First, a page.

Here’s a little secret. If you’re a journalist used to pumping out articles on deadline, transitioning into writing a book shouldn’t be scary. Those thousands of words you’ve already written and the deep-level knowledge you’ve gained into a topic by interviewing experts is the kernel of a book.
Whether you’re a seasoned book writer or wanting to know more about how to pitch, write, and publish a book, not to mention marketing it into best-seller status, the Books track at this year’s conference is filled with tips. (This year’s dates are May 1-2, 2022, in Jersey City, N.J.) We are covering both fiction and non-fiction, in case you are—like me—engaged in both genres. After all, the same rule applies to both: structuring a topic into a narrative thread that keeps readers riveted.
When conference co-chair Jennifer Billock asked how I’d like to help with this year’s conference, I didn’t hesitate to accept the Books track chair position. Writing books has become my passion—and a growing part of my writing business—in the past few years. In 2019 I published Wisconsin Cheese Cookbook: Creamy, Cheesy, Sweet, and Savory Recipes from the State’s Best Creameries and two years later, a guide to Wisconsin agri-tourism. I’m now immersed in all things Frank Lloyd Wright for my next one, publishing in 2023. All are traditionally published and by the same press: Globe Pequot Press/Rowman & Littlefield.
Every one of these books started with an article, which was born out of my enthusiasm for a topic. This is a piece of advice I always give others: Publish an article covering the subject of a book you’d like to write. An agent may reach out to you, impressed by your efforts, or you can use the publication to leverage into a book deal.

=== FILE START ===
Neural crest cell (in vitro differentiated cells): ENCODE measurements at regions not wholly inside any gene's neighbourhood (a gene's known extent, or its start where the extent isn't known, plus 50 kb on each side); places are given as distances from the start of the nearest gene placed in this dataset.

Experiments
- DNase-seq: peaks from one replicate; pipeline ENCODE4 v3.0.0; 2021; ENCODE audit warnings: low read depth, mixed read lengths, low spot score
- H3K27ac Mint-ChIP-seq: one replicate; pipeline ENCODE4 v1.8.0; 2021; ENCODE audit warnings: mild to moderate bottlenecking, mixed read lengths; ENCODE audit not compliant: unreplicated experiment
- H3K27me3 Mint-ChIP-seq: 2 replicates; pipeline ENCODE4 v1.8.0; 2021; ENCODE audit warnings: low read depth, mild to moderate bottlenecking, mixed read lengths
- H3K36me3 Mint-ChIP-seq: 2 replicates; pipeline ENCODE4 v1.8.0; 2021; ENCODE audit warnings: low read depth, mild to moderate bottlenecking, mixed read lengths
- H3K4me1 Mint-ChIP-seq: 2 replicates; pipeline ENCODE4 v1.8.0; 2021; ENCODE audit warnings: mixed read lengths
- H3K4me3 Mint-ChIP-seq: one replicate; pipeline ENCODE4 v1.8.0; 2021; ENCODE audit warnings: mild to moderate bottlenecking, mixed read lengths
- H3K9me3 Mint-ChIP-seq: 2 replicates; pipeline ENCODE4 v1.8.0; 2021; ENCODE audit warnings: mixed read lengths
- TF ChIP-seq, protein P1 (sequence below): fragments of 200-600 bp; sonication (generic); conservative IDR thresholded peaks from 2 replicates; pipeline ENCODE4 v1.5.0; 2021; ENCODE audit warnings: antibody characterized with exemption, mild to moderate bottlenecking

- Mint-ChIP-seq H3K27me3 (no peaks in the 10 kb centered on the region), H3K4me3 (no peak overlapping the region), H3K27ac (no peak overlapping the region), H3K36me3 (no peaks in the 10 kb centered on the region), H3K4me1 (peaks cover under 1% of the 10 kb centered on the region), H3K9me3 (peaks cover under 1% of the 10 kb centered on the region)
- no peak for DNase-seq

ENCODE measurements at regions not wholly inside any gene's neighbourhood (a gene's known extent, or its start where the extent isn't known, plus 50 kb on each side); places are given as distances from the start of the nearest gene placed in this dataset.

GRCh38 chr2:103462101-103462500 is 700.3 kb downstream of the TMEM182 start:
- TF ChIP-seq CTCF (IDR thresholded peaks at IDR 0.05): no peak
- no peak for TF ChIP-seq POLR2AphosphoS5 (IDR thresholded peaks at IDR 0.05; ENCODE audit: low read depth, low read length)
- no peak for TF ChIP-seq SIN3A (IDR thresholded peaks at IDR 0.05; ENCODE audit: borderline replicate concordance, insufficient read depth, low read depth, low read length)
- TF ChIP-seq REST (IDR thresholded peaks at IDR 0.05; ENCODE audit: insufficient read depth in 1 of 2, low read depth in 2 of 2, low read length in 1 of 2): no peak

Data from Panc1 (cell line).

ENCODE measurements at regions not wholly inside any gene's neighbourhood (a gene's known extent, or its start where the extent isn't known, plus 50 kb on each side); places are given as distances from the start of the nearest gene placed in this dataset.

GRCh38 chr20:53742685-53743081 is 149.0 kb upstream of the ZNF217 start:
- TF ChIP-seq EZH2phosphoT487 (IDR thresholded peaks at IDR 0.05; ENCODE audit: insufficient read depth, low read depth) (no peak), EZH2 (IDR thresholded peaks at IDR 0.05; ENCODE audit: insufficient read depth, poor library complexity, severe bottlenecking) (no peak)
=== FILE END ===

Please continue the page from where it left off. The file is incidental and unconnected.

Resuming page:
Here are a few of the sessions I’m super excited about at this year’s conference—and why. I hope to see you in some of these sessions! Look for me and say hi. I’d love to hear about what books you want to write.
Diversity Isn’t a Buzzword: Why and How to Build a Diverse, Equitable, and Inclusive Industry (Sunday, May 1, 9:45 a.m.-10:45 a.m.)
The need to write to a more diverse audience that better reflects who we are as a nation—and elevate voices from lesser-represented communities—is an issue most journalists already contend with. But how can this mantra apply to the book industry? Susette Brooks (Penguin Publishing Group’s director of DEI strategy), Leah Trouwborst (senior editor at Simon Element) and Jaidree Braddix (a literary agent at Park & Fine) will speak candidly about what book authors can do to create a more diverse, equitable, and inclusive industry. You may think you’re just a number as an author but really, you have more power than you think.
Adapting Stories for TV/Film (Sunday, May 1, 4:15pm-5:15pm)
Many blockbuster films and television series started as books. Will your book be next? Author and executive producer Chuck Malkus (a producer of the Netflix series “Heist”) has recruited three panelists to share journeys from page to screen: Rob Hart, whose novel The Warehouse was optioned for film; Jessica Goodman, whose young-adult thriller They Wish They Were Us is being adapted into a TV series; and Elizabeth Wachtel, an agent at WME who represents non-fiction authors for their work in film and TV.
Editors and Agents Share Secrets of Book Publishing (Monday, May 2, 2 p.m.-3 p.m.)
With the word “secrets” in the title, what’s not to love about what this session promotes? ASJA member Susan Shapiro pitched this session to the conference team and we immediately got excited. Agents Cherise Fisher and Matthew Carnicelli, freelance book editor Danielle Perez, Farrar Straus Giroux Books for Young Readers editorial director Joy Peskin, and Heliotrope Books founder Naomi Rosenblatt provide a rare peek into what book publishers are looking for these days and how you can pique their interest.
Conference is just two weeks away. What are you waiting for? Register today!